You mess with Harpo Marx, you get the horns.

Wednesday, February 03, 2010

Nashville, Here I Come!

I must confess that I'm not the greatest fan of country-western music. Growing up, my mom played it constantly in the car.  This was back in the days when the only choice of music you had was crackly AM stations, a limited number of FM choices, or whatever tunes you could tune your head in to, over the sound of the engine and the incessant CB chatter*. This probably explains why my recollection of the lyrics from Pink Floyd's Another Brick in the Wall includes the line, "We got a smokey at mile marker 63, come back!"

Anyway, Mom played a lot of country music.  If I were blindfolded, I could identify Charile Rich, even sitting in the same room with Merle Haggard, Kenny Rogers, and a chatty Roy Clark. I could not only tell you the difference between the voices of Dolly Parton, June Carter Cash, and Loretta Lynn, I could spot the tracks they sang while suffering from sinusitis. I've heard enough weepy steel guitar and fiddle lines to kill one of the stage mules at the Grand Ole Opry.

I'm scarred, people.  It's taken me years to get over it.  Much of the time has been spent ritually destroying country music albums**, and begging the people at RiffTrax to give Hee Haw the "Joe Don Baker" treatment***. I have made progress though.  I actually kind of like bluegrass, now. I have even played backup for a banjo player friend of mine on numerous occasions. (We do Foggy Mountain Breakdown and Dueling Banjos, or at least the opening. The guitar part is much easier.) I am slowly recovering.

However, there is still a painful side of me (the logical one) that recognizes that country music is still more than a little... how shall I put this?... goofy in the Stetson.  Sure, a lot of country music is friendly, earnest stuff, and that Taylor Swift kid has a nice crossover sound.  However, on average, country tunes, like an almond flavored beer, are more than a little nutty.  It's an honest, down to earth nutty, as opposed to the superficial, pretentious, greedy nutty of pop music, or the vulgar, oversexed, self-consciously rebellious nutty of rap, or the "where the hell am I and where are my meds this morning" nutty of Lady GaGa. Still, country music is, in a word, a raging nutbar.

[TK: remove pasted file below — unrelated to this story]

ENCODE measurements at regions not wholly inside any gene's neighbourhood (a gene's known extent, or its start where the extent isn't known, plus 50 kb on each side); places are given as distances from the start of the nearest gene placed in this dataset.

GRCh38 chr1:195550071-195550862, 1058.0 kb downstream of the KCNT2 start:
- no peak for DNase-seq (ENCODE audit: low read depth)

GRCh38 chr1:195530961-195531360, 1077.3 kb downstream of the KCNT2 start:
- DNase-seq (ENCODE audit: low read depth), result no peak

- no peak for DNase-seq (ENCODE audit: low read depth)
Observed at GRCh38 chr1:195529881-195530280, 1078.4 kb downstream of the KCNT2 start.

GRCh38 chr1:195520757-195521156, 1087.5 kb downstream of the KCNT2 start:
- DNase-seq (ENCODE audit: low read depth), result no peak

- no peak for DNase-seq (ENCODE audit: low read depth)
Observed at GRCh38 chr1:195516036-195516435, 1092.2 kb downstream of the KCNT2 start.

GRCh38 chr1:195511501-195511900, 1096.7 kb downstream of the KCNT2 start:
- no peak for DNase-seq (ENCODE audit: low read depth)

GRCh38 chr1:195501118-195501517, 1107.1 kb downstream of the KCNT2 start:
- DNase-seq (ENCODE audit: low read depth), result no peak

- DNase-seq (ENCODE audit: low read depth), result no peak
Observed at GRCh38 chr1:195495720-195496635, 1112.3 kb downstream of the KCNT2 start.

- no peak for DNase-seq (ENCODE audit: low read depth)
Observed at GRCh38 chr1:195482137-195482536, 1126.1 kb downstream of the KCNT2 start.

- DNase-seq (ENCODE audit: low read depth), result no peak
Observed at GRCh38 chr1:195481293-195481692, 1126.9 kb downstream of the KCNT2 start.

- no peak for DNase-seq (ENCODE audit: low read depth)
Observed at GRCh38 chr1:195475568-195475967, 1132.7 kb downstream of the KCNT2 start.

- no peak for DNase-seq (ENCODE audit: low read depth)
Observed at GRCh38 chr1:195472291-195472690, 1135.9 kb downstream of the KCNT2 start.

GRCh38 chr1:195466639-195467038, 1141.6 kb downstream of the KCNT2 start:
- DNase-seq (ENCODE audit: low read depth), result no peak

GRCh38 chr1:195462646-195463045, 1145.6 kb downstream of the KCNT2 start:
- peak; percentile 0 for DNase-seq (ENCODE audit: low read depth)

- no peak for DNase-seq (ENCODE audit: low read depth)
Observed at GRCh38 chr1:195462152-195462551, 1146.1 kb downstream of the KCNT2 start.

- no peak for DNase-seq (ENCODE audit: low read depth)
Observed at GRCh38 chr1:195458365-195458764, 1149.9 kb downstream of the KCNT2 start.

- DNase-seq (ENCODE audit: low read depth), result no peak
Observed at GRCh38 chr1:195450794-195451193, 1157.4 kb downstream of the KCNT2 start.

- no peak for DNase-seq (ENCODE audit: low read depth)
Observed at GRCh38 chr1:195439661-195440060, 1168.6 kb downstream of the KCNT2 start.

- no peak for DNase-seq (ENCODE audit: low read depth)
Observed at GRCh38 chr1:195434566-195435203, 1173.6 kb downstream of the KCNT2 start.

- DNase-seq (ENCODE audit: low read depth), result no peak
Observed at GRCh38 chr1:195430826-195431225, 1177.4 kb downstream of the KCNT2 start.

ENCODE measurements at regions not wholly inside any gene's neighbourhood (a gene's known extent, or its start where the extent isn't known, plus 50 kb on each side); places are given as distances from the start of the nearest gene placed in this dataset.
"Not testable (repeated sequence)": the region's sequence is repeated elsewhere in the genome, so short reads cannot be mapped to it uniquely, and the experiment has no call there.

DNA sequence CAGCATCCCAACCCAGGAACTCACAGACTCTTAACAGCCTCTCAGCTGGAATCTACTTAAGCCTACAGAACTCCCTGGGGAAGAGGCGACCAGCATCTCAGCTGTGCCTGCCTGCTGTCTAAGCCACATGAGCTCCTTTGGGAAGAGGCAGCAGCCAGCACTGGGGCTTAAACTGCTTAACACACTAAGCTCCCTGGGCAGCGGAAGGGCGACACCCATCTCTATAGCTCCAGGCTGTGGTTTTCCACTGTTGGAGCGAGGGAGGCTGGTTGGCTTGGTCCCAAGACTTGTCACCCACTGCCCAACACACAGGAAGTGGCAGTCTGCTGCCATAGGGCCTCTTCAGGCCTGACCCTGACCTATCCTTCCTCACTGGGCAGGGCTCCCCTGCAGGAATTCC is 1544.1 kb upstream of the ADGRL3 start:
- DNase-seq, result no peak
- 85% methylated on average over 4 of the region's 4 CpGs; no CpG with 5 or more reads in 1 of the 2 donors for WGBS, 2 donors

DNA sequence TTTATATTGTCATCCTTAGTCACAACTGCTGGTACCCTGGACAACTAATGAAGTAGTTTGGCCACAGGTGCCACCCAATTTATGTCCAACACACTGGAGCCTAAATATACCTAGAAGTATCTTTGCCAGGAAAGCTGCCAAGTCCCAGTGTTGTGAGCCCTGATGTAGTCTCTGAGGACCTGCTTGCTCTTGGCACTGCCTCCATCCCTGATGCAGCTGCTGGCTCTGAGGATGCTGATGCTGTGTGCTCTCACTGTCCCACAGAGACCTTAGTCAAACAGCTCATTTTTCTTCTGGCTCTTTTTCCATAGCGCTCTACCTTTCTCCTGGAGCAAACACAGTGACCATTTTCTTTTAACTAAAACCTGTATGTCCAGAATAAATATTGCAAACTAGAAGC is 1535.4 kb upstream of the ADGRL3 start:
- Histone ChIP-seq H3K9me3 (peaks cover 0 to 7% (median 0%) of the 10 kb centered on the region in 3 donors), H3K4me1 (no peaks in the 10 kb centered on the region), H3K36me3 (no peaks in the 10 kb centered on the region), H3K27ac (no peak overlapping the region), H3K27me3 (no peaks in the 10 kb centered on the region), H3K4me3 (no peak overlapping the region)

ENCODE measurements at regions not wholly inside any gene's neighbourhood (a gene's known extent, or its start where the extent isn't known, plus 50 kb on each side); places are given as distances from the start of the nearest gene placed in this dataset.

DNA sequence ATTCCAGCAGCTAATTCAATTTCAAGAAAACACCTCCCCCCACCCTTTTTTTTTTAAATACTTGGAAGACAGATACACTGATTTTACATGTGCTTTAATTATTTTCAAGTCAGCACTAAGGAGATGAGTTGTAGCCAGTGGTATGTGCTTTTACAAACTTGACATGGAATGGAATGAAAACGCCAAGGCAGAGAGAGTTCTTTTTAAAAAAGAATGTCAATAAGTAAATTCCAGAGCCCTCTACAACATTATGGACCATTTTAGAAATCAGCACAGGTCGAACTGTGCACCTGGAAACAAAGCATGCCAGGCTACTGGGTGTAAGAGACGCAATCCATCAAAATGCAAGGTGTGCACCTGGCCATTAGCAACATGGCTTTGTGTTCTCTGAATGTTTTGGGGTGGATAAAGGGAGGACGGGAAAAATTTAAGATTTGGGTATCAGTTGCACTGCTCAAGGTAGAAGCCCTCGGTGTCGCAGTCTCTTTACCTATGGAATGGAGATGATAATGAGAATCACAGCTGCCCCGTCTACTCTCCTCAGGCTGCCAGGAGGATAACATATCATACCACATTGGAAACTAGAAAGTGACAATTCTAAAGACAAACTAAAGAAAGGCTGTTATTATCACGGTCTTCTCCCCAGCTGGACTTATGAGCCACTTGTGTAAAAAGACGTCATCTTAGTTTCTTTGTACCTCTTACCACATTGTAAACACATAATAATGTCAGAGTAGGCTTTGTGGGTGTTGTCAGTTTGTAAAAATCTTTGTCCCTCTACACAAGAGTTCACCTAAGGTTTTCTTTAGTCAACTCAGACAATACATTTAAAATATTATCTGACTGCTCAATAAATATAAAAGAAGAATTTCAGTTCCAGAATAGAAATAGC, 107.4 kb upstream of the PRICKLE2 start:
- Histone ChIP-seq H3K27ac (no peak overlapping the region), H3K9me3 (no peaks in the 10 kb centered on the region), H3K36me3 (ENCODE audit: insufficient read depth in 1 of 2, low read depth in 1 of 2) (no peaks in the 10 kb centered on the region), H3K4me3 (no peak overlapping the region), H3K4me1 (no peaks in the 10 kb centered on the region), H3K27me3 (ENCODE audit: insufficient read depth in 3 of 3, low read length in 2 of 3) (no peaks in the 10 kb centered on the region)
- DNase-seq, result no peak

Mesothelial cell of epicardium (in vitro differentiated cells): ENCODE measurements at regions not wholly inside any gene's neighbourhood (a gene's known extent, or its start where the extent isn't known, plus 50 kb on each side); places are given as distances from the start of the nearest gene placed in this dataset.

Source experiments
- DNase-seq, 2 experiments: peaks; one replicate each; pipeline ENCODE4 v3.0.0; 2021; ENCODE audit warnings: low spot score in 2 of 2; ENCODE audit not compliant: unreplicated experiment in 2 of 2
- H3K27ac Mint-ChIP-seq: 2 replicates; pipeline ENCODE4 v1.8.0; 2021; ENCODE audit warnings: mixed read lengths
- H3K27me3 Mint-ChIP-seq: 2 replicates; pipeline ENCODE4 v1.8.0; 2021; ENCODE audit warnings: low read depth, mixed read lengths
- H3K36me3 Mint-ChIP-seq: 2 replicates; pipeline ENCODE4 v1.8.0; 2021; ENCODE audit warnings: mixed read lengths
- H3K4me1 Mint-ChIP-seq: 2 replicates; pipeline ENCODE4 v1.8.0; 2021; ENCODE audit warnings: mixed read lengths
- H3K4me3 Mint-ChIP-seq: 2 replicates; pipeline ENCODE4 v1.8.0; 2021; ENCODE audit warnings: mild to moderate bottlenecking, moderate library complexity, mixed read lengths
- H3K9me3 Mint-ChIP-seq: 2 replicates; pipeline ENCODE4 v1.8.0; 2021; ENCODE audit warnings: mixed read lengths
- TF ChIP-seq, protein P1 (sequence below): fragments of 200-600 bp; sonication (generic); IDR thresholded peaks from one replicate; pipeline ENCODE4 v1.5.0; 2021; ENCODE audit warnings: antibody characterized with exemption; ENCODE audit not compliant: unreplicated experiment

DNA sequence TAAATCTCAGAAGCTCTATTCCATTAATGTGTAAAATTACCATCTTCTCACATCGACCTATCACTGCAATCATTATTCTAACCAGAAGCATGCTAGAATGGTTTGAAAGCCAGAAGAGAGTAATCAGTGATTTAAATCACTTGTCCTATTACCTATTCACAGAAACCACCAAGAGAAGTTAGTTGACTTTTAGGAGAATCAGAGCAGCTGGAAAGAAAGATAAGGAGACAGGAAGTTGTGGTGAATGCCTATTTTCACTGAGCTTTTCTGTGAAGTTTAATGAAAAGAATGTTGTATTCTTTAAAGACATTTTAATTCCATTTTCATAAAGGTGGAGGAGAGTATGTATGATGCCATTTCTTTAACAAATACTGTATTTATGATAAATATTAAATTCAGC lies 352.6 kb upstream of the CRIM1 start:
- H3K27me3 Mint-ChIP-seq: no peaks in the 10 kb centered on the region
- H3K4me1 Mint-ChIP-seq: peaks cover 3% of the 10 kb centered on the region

I recently came across a site that summed all this up nicely.  Really Bad Country Song Titles demonstrates the sinster twangy forces that contributed to the substantial brain damage of my youth.  Reading these amazing titles brought back tender memories of laying in the back of the family stationwagon, pushing my fingers in my ears, stomping my feet on the glass, and screaming, "Make it stop! Make it stop!" There are no "Yee hahs" here, only painfully ill-considered monikers for a playlist for the country station from hell. It's a treasure trove of down-home awfulness. I love this site.

Yet, I felt there was something missing, that something even more could be derived from this endless vein of deeply unfortunate song writing.

Yes, that something just happens to be my own contributions to the genre.  Consider it my special brand of therapy, as opposed to a really long opening for a list gag. My only fear is that I'll come up with one that turns out to actually be on the list.


Suggestions for Country Song Titles (I expect we'll see these on the next Dixie Chicks album!)

  • Mama Bought a Shotgun and Papa Bought the Farm
  • Jim Beam, Meet Jack Daniels, in My Lovin' Stomach Tonight
  • Beautiful Barfly Barfight Baby
  • You Bowled Me Over Just like a Sleepin' Cow
  • Talladega 500 Pit Boss Woman
  • There Ain't No Stink like the Stink When I Drink
  • She Wore a Yellow Rose Tattoo on her Back Crack
  • Baby Don't Leave Me Alone with Your Truck Drivin' Mama
  • It Was Bad Luck that You Backed Up Over Me In Your Pick Up Truck
  • If I Could Rope You like a Rodeo Filly
  • Belt Buckle of Love
  • I Think of You When the Waters Flow
  • If She Catches Me Riding This Hog Then My Name Will Be Mud
  • Is That My Baby Hidin' Under Your Covers?
  • Call Me (John) Deere Again, Honey
  • Baby, You Hit Me like a Train and Left Tracks All Over My Face
  • I Got A Full House and You Got Jack
* I'm 44. What do you expect?  Just be thankful I left out the disco.
** I'm not welcome in many music stores.
*** All right, I haven't gotten around to that second part.  I'm still working out what type of slab bacon to send with the request.

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